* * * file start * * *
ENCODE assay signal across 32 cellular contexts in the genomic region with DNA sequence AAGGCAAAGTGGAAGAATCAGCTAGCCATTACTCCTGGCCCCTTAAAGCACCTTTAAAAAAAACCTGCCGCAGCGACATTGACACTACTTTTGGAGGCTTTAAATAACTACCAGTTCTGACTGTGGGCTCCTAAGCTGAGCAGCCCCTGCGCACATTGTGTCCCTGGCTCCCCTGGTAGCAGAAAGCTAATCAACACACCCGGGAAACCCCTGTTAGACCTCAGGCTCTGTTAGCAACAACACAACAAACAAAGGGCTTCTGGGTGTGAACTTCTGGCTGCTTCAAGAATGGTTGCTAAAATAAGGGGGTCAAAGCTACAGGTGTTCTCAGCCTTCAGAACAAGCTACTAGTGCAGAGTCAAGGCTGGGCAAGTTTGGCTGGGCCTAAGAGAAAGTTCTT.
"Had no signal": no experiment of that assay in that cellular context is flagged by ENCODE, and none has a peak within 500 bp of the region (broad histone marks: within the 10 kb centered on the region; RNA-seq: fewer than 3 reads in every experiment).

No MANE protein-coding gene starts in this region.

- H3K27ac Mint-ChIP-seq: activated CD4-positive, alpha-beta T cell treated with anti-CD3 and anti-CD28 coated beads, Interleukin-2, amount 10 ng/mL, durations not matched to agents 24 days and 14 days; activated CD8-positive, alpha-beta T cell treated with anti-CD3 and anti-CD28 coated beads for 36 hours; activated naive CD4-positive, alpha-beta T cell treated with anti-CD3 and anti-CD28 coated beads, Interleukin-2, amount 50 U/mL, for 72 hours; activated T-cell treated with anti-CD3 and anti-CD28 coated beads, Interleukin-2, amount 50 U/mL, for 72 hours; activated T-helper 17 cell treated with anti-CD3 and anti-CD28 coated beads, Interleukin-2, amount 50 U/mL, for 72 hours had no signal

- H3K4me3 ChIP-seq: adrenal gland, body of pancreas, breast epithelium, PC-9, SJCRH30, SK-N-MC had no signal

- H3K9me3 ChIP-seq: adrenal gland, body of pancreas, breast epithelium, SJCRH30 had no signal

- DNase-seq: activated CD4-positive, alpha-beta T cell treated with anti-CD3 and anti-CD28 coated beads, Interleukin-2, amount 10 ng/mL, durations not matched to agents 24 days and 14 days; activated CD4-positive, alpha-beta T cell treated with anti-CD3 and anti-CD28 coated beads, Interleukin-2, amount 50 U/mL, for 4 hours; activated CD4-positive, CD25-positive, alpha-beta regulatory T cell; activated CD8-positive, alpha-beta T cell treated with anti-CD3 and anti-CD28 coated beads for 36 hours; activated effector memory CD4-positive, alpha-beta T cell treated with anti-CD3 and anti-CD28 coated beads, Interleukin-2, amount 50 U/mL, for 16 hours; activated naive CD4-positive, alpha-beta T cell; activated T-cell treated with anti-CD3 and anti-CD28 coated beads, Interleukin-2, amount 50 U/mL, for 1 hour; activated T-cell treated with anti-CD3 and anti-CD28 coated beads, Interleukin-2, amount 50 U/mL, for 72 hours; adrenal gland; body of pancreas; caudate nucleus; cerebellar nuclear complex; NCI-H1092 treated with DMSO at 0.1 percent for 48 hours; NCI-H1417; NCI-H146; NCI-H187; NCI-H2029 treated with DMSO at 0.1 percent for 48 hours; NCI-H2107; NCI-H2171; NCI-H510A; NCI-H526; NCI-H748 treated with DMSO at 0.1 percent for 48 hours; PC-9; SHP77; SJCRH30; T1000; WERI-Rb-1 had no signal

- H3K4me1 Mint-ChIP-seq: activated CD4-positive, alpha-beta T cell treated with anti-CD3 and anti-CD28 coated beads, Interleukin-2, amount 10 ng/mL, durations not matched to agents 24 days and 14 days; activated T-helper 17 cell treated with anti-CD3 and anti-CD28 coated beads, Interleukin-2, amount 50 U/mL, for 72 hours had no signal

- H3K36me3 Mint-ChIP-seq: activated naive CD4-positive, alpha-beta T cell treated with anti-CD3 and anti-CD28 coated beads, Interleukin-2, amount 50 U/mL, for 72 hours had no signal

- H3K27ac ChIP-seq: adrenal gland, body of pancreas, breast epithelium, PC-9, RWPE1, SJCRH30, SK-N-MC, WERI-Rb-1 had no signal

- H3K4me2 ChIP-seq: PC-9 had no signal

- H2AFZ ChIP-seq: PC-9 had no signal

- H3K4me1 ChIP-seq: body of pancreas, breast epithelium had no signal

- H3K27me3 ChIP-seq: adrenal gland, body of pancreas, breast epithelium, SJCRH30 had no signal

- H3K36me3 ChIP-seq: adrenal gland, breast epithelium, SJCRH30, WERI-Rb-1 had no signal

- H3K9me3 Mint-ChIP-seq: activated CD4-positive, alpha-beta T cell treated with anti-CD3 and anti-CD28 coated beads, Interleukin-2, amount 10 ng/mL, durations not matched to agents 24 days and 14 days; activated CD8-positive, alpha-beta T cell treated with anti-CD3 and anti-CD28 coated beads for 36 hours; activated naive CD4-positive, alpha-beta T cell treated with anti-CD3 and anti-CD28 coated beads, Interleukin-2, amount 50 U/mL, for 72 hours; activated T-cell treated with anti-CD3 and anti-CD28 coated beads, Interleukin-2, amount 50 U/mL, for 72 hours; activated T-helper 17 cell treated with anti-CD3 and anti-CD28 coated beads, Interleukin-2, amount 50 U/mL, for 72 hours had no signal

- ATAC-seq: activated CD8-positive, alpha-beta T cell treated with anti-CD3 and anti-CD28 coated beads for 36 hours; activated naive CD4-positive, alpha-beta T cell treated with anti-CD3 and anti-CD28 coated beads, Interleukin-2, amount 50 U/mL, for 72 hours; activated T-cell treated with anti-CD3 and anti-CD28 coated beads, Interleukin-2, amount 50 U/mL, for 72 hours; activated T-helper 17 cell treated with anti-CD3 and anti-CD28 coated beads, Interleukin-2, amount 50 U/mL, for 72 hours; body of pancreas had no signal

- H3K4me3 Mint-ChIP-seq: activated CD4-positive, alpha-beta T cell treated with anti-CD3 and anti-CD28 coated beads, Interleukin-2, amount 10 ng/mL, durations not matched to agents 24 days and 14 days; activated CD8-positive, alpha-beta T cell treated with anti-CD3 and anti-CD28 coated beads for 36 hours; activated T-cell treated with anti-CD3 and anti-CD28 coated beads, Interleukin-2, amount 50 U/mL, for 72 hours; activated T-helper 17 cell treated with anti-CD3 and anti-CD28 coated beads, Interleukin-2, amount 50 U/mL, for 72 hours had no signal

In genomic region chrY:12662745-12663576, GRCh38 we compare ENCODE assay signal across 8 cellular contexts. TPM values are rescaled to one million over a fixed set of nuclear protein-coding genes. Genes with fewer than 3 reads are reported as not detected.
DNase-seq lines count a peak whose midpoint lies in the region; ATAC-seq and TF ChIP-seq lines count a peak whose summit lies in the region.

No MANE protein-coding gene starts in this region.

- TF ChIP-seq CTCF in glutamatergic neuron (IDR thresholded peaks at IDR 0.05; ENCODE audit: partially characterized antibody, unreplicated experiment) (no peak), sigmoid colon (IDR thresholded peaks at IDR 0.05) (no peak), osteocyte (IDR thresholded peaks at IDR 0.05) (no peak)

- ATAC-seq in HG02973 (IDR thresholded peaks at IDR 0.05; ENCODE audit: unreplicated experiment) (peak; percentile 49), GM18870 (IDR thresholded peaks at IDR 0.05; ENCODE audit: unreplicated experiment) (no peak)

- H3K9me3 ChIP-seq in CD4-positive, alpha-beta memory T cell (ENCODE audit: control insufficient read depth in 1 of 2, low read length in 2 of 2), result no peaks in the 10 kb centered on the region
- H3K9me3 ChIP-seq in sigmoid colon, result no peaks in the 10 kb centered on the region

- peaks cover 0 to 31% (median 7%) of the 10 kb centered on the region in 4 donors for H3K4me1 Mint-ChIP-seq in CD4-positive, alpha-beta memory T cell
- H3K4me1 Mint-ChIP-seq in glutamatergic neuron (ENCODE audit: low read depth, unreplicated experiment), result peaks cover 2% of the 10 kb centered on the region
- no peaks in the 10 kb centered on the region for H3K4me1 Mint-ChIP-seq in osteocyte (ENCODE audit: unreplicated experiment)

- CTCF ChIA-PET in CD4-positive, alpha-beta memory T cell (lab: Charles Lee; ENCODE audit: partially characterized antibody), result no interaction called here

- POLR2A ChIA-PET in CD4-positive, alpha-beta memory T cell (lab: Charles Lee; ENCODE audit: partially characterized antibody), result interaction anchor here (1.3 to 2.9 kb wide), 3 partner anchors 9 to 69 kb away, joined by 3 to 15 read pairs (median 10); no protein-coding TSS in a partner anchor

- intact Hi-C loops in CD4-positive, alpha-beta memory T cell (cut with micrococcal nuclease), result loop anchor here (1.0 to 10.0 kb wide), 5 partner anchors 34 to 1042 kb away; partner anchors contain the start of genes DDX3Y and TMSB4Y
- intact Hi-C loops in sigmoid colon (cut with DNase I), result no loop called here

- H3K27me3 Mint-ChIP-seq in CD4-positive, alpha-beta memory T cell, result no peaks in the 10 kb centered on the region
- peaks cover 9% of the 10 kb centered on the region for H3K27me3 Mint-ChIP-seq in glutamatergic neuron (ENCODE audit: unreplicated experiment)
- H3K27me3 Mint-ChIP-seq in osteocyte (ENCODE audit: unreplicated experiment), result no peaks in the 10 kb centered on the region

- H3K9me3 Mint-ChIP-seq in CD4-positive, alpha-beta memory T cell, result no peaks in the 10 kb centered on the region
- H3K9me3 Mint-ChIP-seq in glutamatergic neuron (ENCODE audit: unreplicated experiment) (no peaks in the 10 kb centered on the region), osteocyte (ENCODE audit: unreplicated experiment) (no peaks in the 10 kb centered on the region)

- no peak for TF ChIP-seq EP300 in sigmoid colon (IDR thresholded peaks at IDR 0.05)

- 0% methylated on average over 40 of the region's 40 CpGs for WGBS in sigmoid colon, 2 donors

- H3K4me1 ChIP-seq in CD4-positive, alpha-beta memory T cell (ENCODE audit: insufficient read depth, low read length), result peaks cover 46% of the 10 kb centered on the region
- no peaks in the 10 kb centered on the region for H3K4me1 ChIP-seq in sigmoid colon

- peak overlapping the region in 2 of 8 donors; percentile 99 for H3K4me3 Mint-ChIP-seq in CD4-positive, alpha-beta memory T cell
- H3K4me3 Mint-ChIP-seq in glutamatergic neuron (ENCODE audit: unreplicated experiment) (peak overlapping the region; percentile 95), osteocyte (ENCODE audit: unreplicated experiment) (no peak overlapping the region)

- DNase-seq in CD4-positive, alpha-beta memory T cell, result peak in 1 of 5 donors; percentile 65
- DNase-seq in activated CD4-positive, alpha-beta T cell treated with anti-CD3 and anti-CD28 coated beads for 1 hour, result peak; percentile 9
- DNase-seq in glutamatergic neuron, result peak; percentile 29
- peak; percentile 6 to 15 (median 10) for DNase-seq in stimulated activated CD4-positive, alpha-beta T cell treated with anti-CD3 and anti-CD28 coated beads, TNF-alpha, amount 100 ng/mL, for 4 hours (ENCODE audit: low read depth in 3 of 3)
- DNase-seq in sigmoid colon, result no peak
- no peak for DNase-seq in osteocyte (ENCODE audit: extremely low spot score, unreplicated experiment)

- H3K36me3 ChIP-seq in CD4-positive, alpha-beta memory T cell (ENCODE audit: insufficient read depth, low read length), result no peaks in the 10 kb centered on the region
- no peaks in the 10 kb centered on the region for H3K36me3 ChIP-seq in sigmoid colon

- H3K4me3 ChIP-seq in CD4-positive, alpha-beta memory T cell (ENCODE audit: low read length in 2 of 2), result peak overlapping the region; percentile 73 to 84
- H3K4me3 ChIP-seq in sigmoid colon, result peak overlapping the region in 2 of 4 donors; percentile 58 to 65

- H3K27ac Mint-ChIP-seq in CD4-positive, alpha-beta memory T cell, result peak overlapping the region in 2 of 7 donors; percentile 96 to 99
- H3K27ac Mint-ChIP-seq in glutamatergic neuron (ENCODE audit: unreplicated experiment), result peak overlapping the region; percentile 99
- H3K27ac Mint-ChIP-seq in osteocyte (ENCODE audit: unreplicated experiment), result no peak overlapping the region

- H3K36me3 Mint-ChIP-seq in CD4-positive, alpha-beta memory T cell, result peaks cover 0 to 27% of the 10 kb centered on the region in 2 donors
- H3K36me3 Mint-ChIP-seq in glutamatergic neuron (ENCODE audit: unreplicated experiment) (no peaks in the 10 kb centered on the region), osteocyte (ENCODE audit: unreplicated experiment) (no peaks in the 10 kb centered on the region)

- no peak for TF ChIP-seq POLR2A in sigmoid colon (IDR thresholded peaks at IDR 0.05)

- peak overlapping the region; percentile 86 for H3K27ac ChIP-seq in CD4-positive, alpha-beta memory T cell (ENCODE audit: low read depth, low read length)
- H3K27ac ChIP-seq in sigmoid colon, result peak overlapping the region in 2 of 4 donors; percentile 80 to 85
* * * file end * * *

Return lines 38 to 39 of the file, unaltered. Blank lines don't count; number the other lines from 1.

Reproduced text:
- no peak for TF ChIP-seq EP300 in sigmoid colon (IDR thresholded peaks at IDR 0.05)

- 0% methylated on average over 40 of the region's 40 CpGs for WGBS in sigmoid colon, 2 donors